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The Weaker Sex?? No Ways!


Any male long distance runner will admit to having felt frustrated when more than one, often petite, female runner passed them somewhere between the 60-70km mark at Comrades. Often many runners contribute this to a theory that women are better long distance runners than men. But is this true? Modern Athlete asked sports scientist, Dr Ross Tucker, to give us some insight on the topic.

Does a woman really get better than a man as an event lengthens? Of course, comparing one woman to one man is a very different debate than the question of whether women as a sex are better than men as distance increases.

About ten years ago in an attempt to answer this question, scientists from UCT looked at a large group of runners from the Two Oceans and Comrades Marathons. They established what the runners’ best performances were at distances ranging from 5km all the way up to Comrades.

The findings showed that if you looked at the same people across a range of different distances, you would find that the running speed is higher in men from 5km to 56km, but that the gap between men and women decreased progressively, until eventually, at Two Oceans distance (56km), the men and women ran at the same speed. Go one step further, to Comrades distance, and the women would be found to be faster than the men.

Again though, it is important to remember that we need to look at the same person across a range of distances, not just at the fastest single person in each event. In other words, the question is whether a woman, who runs as fast as a man over shorter distances, is more likely to catch up over longer runs. And the answer is a resounding yes!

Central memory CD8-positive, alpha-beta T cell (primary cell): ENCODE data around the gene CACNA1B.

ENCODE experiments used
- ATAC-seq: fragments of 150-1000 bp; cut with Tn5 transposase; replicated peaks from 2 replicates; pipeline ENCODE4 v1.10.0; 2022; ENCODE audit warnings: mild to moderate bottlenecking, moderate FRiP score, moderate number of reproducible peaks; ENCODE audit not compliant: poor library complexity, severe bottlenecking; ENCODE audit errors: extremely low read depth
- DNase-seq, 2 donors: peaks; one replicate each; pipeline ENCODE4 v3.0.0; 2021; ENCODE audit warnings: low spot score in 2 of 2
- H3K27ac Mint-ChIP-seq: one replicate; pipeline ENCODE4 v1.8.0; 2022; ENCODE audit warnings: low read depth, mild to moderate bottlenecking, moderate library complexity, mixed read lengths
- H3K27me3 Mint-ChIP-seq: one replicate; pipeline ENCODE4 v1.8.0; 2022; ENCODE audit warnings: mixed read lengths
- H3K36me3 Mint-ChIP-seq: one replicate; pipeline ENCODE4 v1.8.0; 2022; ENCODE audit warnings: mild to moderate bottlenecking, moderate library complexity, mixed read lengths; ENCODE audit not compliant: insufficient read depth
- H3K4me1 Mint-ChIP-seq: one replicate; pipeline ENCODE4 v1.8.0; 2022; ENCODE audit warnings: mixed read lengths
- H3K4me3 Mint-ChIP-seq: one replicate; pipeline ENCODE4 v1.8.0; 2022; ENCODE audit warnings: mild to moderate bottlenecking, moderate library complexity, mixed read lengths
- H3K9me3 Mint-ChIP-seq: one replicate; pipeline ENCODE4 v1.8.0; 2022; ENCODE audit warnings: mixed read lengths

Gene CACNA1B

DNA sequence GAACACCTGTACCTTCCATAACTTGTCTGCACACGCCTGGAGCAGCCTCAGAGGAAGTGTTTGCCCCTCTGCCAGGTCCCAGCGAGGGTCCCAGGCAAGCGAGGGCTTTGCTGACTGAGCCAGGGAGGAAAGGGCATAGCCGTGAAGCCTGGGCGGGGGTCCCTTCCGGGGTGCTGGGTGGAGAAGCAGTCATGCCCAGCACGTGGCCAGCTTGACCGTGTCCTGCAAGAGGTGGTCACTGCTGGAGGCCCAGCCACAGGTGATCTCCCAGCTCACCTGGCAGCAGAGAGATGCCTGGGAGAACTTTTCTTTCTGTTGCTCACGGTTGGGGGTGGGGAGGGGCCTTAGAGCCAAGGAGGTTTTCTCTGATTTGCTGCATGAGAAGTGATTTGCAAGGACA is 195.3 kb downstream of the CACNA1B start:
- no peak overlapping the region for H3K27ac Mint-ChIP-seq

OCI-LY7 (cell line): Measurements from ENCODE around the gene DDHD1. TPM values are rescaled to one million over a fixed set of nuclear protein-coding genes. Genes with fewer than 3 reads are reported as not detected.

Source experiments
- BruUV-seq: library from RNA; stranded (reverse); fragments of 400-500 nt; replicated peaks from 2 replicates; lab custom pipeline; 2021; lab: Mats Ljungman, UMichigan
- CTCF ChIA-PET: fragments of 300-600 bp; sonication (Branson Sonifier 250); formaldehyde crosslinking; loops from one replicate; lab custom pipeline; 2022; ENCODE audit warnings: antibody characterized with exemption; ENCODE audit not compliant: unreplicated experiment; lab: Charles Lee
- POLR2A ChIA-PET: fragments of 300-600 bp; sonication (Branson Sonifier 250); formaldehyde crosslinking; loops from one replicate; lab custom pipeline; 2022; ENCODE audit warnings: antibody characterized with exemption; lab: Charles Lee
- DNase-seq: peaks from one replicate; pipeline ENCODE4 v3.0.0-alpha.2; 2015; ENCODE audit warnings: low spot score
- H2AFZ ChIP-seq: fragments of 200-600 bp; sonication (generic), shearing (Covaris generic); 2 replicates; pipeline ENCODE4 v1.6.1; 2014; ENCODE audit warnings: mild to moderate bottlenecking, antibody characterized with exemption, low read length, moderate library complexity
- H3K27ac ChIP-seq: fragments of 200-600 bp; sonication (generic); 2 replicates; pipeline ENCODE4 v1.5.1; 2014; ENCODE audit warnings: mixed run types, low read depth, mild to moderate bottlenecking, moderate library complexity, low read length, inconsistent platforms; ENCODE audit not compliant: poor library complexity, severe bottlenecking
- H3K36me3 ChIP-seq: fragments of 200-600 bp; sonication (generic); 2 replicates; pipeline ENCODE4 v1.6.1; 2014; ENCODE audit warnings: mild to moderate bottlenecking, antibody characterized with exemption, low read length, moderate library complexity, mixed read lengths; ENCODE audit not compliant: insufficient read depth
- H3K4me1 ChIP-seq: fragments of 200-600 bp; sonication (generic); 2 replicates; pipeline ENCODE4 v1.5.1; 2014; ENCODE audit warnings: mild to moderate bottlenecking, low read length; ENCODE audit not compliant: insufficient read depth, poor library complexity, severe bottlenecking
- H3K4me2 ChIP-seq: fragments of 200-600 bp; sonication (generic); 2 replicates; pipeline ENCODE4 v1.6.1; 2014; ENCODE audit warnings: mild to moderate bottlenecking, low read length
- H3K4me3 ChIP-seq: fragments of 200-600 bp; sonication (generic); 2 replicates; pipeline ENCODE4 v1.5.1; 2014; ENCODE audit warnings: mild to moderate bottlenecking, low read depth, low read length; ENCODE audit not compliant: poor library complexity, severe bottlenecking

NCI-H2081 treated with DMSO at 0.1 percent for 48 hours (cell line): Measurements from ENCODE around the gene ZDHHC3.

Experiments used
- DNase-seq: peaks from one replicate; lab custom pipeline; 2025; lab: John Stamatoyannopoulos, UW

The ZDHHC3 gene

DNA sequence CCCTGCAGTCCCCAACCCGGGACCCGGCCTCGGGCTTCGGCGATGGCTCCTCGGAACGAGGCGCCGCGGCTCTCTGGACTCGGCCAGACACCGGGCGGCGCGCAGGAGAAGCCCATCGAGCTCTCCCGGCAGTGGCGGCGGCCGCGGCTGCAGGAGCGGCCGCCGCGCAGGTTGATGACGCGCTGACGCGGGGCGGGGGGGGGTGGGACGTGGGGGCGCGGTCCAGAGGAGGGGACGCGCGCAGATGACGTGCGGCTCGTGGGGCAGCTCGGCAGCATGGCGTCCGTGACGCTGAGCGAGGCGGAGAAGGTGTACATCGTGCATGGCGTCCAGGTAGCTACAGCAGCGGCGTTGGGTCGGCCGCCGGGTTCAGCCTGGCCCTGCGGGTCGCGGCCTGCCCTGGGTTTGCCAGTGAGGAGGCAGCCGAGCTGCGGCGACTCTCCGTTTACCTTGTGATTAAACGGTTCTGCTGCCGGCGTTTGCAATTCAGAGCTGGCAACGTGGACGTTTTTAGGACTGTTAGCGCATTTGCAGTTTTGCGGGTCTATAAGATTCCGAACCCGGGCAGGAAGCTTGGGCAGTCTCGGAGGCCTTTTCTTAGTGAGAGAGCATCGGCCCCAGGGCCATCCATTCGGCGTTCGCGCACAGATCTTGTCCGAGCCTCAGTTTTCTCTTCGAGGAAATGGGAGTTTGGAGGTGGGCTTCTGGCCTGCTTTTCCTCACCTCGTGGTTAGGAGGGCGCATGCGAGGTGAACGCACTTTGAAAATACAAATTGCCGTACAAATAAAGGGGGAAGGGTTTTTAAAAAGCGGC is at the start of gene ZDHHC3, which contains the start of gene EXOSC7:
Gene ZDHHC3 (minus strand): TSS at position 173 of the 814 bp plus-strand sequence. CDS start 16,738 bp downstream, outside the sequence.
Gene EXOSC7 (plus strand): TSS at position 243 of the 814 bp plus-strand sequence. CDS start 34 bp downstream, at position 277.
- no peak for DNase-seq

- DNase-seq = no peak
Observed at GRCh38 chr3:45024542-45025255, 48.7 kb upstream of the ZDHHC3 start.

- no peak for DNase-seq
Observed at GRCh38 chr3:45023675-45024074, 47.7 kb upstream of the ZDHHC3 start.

It would seem that the answer to this question is obvious because men have physiological advantages such as testosterone, more muscle, lower body fat, larger hearts, more oxygen-carrying red blood cells, etc, and these are likely to have an effect in shorter events. As the distance increases, however, those advantages are eroded and so a woman who is comparable over a shorter distance will come into her own over the longer distances.

Take the example of Bob and Alice, who both regularly do club time trials. If they run a 5/8km time trial in the same time, then whenever they run a 21km race, the safe bet is that Alice will win, as she becomes relatively stronger as distance increases. If they both ran Comrades, the same would apply. The really interesting thing is that this theory works most times, assuming that the run goes according to plan. On the whole, women who are reasonably close to men in terms of time in shorter races will find that they get to lead the way in the ultras.

During ultras, the body’s main source of energy is fat because the carbohydrate stores are limited in volume. Women have greater energy reserves to call upon and may even be better at making use of the energy that is available. At shorter distances this is not a concern, since carbohydrates like glycogen are the main source of energy. Besides, the strength advantage possessed by men as a result of larger muscle mass makes them the kings of shorter distance.

The second reason involves differences in pacing strategy. In the fascinating research conducted, it has been shown that women tend to pace themselves more evenly than men, and seem to be less affected by external factors (crowds, friends, rivals) than men! In one study, researchers tried to confuse runners by manipulating a clock to run either faster or slower. The women were not fooled; they went about their business as usual. The men, however, ran either five minutes longer or five minutes shorter over a period of approximately 30 minutes of exercise.

Do women have a more finely-tuned internal clock that allows them to judge distance and pace? Research still needs to be concluded, but when you watch races on TV, the hordes of men who surround the lead women (often to get onto TV) benefit enormously from the steady pace they set.

So that’s it in a nutshell. More than likely, women will never catch up to and beat men at the very top level. But women do seem to have a ‘relative’ advantage over longer distance events and get progressively better than men as the distance increases for each person. The bottom line is that we all have strengths as runners – for women, it’s likely to be longer distance events.

For more info visit www.sportsscientists.com.